But both metals are critical because of modern societies’ dependence on lithium-ion battery technology for mobile phones, laptops, and now EVs. And also, in the case of cobalt, because of geopolitics: the bulk of the cobalt supply comes from the politically unstable Democratic Republic of Congo. While there are plenty of lithium and cobalt resources, there are fewer reserves of them. Cobalt is a by-product of nickel and copper mines, and is therefore dependent on the economic viability of those mining operations.
Worldwide sources of lithium are broken down by ore-deposit type as follows: closed-basin brines, 58%; pegmatites and related granites, 26%; lithium-enriched clays, 7%; oilfield brines, 3%; geothermal brines, 3%; and lithium-enriched zeolites, 3% (2013 statistics USGS). Of those, closed basin brines are the most important source of lithium reserves.
Put simplistically, dissolved lithium salts are most commonly mined by drilling down to underground saline deposits and pumping the saline to the surface where it is left to dry in the desert sun, before being processed into lithium metal (and other elements, like potash and magnesium).
China currently holds a near monopoly on supply. China mines 94-97% of the rare earth metals globally and, while efforts have increased in America and Europe to find alternative supplies, there are still no clear avenues to diversifying supply. China has become the world’s largest producer simply because Western nations don’t want to do the dirty work that is required to produce rare earths.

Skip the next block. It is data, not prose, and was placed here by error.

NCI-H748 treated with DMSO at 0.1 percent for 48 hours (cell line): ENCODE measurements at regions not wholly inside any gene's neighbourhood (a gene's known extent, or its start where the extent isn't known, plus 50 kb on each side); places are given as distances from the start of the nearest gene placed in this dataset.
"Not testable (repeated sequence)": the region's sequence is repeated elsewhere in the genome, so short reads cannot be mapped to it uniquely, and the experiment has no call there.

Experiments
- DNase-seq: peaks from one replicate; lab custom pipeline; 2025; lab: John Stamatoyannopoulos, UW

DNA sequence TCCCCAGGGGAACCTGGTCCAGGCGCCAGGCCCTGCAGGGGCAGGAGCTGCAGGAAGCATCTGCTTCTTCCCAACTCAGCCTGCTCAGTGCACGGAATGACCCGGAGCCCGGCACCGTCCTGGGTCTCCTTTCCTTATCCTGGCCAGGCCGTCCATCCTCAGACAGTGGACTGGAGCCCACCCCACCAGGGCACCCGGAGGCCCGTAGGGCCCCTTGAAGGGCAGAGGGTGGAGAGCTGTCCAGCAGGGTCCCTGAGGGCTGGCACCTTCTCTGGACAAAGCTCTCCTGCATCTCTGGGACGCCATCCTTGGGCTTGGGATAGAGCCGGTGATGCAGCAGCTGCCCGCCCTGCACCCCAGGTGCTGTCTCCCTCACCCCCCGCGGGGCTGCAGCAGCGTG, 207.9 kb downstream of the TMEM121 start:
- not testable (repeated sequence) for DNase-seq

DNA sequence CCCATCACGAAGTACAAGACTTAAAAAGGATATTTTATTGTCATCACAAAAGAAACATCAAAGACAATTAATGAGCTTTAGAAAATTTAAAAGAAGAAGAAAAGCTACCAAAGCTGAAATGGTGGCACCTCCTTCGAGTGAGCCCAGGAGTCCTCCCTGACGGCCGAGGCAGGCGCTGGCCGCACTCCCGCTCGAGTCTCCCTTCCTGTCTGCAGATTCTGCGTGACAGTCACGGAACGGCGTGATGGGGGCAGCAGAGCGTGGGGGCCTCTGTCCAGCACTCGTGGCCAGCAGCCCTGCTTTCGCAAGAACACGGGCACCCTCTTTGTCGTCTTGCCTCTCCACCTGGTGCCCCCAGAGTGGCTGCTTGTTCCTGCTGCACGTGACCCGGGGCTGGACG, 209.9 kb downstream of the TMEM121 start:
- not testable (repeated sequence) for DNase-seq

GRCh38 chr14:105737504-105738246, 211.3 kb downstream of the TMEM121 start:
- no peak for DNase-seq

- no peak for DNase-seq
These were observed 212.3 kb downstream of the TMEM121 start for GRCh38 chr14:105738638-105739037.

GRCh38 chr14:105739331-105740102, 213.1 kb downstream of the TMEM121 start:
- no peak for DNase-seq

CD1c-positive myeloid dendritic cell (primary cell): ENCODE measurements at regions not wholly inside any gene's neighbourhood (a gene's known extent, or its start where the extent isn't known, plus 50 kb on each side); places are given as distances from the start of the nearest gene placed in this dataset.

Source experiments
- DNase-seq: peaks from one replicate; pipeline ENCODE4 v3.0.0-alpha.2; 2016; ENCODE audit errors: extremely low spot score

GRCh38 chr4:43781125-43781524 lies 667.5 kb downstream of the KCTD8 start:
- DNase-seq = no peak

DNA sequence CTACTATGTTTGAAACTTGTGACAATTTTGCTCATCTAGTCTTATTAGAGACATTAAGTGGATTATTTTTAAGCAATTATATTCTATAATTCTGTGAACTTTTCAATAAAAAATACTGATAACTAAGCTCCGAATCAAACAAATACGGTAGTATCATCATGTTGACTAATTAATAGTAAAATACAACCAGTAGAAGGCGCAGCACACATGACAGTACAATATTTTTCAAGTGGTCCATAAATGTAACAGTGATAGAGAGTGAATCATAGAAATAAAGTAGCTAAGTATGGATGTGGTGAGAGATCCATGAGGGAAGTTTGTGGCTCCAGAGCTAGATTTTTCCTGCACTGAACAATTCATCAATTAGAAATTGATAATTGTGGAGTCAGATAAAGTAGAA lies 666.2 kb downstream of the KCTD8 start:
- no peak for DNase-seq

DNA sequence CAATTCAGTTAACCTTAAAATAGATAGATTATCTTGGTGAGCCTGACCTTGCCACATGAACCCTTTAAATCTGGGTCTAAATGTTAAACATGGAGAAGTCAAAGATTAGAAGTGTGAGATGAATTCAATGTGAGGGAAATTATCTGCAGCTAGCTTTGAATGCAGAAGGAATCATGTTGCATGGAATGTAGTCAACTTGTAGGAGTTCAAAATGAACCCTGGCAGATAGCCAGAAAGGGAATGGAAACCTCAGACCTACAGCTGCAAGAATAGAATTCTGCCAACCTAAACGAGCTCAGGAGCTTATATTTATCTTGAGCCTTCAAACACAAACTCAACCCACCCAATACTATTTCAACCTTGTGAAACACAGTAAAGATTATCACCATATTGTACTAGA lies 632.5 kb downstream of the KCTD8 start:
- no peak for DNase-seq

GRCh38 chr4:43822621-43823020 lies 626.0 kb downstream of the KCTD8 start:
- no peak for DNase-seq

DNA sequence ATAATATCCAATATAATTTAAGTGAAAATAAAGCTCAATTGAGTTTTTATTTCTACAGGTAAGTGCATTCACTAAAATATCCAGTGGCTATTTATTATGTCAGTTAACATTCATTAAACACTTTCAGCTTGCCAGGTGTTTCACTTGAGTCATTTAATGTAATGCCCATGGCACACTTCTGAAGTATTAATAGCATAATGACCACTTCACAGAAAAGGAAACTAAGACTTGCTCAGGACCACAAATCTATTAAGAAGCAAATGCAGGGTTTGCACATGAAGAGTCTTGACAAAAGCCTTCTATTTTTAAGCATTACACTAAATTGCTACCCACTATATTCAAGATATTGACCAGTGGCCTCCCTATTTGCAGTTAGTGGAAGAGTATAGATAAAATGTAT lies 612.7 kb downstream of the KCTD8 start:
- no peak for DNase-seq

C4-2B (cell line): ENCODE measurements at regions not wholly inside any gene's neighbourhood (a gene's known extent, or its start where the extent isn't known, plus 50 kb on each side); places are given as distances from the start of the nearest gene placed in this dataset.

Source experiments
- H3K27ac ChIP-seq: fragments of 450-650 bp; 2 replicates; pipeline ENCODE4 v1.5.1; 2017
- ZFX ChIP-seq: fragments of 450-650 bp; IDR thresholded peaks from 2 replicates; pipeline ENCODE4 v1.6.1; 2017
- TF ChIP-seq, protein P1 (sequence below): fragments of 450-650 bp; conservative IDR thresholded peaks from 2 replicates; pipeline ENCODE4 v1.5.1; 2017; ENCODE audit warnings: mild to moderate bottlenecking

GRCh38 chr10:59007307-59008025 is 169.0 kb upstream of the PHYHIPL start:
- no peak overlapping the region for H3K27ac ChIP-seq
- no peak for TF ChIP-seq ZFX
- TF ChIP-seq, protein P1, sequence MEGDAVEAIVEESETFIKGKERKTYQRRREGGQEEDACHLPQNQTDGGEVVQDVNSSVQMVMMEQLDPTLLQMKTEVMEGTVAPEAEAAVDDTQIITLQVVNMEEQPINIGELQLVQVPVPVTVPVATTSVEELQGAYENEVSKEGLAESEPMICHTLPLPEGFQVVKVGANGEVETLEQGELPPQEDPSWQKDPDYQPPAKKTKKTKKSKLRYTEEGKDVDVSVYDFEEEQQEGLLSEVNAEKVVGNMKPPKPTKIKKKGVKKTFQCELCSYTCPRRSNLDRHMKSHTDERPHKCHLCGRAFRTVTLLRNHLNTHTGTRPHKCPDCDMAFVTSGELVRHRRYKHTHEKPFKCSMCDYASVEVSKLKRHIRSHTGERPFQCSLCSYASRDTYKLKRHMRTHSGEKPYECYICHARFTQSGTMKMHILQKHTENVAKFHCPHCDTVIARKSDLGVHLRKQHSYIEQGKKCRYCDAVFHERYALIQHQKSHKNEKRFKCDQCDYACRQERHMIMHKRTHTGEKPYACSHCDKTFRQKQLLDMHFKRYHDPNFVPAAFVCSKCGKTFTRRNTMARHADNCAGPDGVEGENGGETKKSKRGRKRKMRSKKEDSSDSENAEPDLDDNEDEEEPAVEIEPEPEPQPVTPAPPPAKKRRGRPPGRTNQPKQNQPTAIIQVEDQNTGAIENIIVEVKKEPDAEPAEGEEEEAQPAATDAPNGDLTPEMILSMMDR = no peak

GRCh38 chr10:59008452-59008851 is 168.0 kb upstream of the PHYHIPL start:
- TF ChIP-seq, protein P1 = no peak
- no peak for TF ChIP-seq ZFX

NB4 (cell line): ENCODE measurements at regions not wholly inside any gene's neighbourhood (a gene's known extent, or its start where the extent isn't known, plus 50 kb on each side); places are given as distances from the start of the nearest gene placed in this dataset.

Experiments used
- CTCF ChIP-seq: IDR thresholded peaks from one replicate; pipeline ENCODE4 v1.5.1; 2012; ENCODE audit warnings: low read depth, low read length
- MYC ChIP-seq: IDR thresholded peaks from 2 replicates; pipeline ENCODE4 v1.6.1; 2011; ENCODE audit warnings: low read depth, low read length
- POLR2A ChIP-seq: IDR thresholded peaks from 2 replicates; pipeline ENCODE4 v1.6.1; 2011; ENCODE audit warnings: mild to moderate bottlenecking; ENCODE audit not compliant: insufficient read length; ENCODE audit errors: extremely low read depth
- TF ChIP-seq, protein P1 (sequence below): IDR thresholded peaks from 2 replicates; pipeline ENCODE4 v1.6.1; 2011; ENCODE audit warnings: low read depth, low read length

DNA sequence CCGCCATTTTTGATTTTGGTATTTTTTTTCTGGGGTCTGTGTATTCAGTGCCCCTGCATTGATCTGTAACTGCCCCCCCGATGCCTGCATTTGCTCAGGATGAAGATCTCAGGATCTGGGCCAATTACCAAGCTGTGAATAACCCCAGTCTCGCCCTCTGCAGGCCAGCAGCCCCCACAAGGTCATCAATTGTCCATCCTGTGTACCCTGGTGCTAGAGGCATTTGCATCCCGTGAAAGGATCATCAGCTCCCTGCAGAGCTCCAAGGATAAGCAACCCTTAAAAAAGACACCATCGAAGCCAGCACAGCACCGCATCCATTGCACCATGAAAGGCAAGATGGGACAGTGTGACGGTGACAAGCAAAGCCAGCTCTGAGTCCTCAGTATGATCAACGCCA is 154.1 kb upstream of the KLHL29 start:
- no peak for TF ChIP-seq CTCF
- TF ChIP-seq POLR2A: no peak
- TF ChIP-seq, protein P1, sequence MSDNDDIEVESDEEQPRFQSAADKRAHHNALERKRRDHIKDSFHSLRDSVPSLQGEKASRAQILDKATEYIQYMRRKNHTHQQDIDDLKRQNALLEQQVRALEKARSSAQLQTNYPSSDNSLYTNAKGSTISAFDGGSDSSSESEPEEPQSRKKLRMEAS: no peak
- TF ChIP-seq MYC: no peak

The reason most often cited for this shift to China is cheap labour. However another, which is often tacitly acknowledged, is lack of environmental regulation. This has meant that costs associated with proper environmental protection – required if manufacturing occurred in the west – have not been built in to the price of goods.
Australia has substantial rare element deposits. However, the current major Australia processing operation involves a site in Malaysia. This controversial project by Lynas has sparked a major local environmental protest campaign led by Malay residents concerned about environmental and health impacts.
Rare earth metals are currently extracted through mining, which comes with a number of downsides. First, it’s costly and inefficient because extracting even a very small amount of rare earth metals requires large areas to be mined. Second, the process can have enormous environmental impacts. Mining for rare earth minerals generates large volumes of toxic and radioactive material, due to the co-extraction of thorium and uranium, radioactive metals which cause problems for the environment and human health.
These are the locations where the mining of battery metals is taking place.
I stopped here for a moment. Does the average consumer of our newly forged solutions to tackle climate change know this? Is it important at all? I mean we are replacing fossil fuels….
The worst place on earth
I went on and got stuck in this article about what’s arguably the worst place on earth: Hidden in an unknown corner of Inner Mongolia is a toxic, nightmarish lake created by our thirst for smartphones, consumer gadgets and green tech.
You may not have heard of Baotou, but the mines and factories is one of the world’s biggest suppliers of rare earth minerals. The Bayan Obo mines just north of Baotou contain 70% of the world’s reserves.